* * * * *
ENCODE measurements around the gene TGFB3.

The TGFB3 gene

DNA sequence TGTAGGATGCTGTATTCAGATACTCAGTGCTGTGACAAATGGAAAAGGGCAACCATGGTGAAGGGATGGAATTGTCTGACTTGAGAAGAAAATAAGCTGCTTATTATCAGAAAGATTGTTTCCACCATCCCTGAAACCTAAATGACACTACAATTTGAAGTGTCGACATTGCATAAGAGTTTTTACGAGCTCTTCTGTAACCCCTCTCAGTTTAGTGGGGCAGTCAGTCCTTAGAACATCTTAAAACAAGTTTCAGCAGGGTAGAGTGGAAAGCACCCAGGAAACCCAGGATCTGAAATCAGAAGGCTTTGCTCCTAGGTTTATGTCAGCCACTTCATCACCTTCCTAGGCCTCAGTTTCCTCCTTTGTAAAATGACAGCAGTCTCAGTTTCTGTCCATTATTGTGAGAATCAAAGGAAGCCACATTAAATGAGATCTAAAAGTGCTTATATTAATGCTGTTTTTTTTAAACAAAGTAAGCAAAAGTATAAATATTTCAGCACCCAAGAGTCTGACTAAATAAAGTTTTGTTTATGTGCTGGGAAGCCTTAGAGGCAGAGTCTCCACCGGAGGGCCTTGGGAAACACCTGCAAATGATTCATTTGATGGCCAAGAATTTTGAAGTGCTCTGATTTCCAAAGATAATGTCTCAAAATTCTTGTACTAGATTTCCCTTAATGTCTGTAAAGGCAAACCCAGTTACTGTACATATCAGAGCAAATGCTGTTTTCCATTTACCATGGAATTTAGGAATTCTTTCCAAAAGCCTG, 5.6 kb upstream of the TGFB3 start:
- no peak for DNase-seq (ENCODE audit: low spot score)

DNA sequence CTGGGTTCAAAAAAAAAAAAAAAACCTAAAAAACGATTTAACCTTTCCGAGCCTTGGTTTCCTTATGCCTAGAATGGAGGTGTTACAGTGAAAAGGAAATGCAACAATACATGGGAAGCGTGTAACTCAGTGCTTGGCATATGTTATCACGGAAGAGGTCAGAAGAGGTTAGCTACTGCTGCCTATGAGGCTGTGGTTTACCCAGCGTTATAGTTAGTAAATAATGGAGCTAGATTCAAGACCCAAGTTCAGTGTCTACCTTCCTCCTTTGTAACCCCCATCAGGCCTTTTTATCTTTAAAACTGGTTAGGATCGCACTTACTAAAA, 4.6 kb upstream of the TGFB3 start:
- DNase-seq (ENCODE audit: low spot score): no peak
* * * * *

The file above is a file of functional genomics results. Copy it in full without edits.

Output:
ENCODE measurements around the gene TGFB3.

The TGFB3 gene

DNA sequence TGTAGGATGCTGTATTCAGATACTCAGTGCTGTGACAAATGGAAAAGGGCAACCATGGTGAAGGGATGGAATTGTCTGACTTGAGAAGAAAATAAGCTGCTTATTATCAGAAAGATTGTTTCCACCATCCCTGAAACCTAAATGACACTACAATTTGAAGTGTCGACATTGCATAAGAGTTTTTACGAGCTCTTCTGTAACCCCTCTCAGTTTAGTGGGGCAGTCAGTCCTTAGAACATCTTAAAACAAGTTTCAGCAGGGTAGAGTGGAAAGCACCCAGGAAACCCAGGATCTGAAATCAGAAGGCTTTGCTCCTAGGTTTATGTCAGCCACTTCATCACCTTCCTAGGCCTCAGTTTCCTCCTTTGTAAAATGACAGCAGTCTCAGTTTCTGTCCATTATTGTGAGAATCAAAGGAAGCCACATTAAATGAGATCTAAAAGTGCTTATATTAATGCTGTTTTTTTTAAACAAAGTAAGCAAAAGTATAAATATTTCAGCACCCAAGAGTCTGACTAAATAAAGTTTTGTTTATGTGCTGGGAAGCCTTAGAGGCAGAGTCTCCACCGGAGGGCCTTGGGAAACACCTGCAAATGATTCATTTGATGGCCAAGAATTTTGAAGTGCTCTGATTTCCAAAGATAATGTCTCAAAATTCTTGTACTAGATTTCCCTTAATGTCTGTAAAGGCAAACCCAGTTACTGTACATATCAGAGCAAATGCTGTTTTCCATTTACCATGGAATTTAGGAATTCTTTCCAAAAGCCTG, 5.6 kb upstream of the TGFB3 start:
- no peak for DNase-seq (ENCODE audit: low spot score)

DNA sequence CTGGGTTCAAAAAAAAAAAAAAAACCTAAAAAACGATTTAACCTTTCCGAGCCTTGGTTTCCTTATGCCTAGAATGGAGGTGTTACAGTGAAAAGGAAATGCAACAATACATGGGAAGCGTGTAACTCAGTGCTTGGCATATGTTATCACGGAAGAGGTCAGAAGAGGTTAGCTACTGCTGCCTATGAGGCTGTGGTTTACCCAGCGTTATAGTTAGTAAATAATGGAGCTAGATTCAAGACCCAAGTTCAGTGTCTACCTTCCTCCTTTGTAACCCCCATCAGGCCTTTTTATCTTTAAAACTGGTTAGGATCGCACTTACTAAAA, 4.6 kb upstream of the TGFB3 start:
- DNase-seq (ENCODE audit: low spot score): no peak